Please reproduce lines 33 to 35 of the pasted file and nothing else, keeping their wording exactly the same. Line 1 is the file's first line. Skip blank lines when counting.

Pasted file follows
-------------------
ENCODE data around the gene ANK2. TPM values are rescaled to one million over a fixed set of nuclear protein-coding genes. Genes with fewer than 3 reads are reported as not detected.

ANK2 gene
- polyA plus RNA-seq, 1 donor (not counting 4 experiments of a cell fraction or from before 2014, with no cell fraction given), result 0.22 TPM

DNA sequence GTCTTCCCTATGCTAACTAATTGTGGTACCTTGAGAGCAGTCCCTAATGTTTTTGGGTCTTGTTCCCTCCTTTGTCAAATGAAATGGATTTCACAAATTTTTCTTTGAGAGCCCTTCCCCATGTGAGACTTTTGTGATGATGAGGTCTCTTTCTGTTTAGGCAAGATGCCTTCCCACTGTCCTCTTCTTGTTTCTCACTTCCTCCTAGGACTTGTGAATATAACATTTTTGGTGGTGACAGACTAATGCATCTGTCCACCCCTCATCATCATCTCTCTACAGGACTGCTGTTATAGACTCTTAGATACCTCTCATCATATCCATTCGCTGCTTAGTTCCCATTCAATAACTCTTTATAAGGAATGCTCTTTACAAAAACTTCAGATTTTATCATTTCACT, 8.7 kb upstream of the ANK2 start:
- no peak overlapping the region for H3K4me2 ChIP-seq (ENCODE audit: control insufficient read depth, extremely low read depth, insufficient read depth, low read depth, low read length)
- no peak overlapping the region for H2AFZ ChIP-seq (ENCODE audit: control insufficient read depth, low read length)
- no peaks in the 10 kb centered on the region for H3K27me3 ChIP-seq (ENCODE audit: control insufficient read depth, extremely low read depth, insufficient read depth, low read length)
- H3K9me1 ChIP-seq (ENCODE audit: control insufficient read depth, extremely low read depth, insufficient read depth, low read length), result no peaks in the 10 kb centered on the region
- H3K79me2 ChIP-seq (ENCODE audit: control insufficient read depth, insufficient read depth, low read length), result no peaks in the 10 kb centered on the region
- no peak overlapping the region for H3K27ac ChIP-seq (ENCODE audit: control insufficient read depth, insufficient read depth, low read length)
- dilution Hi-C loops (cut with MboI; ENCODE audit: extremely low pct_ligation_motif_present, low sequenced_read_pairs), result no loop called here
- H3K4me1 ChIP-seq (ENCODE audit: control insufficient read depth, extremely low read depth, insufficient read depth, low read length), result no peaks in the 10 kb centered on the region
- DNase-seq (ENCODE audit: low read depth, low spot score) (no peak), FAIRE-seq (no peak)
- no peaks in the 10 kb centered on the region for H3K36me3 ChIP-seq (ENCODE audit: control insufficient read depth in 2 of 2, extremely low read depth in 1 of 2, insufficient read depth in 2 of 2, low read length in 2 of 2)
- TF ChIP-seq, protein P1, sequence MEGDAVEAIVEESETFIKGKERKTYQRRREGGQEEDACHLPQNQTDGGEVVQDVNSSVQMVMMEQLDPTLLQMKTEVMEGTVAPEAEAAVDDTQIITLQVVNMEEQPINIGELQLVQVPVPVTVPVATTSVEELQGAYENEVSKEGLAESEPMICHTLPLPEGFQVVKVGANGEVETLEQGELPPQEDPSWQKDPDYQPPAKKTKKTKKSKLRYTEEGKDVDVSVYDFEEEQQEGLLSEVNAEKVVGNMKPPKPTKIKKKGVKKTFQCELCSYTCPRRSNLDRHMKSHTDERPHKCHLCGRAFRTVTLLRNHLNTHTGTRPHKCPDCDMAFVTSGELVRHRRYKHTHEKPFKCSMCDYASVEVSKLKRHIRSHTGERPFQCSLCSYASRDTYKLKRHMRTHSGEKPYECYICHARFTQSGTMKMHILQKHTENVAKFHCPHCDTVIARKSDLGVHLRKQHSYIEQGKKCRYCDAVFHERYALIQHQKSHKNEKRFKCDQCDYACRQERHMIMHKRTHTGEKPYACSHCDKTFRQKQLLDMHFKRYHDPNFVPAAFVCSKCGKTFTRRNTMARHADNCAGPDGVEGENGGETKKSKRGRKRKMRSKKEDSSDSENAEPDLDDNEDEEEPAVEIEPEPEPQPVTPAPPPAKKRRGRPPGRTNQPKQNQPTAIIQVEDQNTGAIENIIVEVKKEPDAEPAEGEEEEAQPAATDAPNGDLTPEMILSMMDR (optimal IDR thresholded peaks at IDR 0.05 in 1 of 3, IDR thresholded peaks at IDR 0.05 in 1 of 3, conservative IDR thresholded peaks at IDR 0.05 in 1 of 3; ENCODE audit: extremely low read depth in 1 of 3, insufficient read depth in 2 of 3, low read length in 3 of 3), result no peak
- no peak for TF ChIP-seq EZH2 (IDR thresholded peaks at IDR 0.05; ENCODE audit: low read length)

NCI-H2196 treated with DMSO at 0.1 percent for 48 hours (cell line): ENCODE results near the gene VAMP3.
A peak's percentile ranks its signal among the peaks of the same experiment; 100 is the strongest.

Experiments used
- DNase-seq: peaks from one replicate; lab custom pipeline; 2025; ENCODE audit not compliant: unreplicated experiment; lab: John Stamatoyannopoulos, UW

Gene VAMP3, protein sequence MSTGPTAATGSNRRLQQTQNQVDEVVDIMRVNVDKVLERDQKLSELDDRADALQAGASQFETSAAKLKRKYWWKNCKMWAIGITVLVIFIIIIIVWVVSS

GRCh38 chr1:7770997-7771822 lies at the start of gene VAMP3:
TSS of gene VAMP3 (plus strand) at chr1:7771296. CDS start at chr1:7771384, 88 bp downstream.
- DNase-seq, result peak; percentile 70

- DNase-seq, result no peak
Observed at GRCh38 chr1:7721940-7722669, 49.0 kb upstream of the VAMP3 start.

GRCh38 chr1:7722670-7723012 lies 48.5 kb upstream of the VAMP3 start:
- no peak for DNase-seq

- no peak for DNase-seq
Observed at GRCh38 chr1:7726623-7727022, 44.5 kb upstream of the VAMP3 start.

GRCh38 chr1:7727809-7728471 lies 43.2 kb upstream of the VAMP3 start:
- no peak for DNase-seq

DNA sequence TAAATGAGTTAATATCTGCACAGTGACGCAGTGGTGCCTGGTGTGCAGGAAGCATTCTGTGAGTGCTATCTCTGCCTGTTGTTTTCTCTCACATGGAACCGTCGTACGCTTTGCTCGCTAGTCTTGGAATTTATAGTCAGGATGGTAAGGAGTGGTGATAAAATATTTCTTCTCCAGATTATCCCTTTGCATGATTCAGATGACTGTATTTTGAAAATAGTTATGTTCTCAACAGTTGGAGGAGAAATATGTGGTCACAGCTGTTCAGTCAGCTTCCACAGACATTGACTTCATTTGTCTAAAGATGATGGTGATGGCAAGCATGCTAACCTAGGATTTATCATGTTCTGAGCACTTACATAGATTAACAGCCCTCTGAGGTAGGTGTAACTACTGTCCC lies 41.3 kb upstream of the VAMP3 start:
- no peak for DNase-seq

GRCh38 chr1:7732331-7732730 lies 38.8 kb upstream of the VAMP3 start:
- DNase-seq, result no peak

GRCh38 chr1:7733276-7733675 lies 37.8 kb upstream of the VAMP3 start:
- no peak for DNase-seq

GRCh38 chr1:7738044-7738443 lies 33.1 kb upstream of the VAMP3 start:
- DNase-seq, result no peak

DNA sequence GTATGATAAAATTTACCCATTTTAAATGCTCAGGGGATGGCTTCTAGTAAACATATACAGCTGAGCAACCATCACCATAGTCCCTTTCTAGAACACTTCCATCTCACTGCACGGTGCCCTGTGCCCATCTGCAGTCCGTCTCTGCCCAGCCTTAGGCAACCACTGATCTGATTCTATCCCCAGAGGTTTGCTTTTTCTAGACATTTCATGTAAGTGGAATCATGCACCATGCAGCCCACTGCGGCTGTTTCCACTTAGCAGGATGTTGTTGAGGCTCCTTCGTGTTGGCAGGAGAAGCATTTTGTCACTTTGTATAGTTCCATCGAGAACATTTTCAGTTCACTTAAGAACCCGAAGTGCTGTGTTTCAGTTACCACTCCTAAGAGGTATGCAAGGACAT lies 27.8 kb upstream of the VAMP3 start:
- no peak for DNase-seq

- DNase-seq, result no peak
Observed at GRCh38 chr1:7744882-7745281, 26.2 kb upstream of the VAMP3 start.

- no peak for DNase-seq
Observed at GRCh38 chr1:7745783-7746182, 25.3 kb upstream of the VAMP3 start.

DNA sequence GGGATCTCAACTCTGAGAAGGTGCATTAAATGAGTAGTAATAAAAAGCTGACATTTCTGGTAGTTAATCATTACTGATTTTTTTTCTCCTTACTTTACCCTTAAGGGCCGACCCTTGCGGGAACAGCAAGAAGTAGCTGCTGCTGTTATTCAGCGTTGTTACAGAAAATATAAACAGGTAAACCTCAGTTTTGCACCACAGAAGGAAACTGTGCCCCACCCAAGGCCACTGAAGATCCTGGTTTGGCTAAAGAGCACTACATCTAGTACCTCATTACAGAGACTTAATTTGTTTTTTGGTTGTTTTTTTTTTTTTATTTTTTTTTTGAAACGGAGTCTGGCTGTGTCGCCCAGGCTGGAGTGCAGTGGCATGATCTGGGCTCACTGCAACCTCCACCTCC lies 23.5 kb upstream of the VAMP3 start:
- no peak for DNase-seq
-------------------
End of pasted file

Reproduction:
DNA sequence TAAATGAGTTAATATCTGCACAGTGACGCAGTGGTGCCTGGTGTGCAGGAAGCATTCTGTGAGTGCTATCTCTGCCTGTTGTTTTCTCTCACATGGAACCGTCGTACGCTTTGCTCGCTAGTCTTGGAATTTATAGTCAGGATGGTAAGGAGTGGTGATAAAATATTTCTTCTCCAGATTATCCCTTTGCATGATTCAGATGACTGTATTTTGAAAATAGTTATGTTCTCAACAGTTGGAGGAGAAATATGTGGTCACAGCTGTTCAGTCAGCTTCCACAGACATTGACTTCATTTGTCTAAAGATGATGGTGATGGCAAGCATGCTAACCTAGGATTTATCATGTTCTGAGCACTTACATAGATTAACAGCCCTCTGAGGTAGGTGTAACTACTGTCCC lies 41.3 kb upstream of the VAMP3 start:
- no peak for DNase-seq

GRCh38 chr1:7732331-7732730 lies 38.8 kb upstream of the VAMP3 start: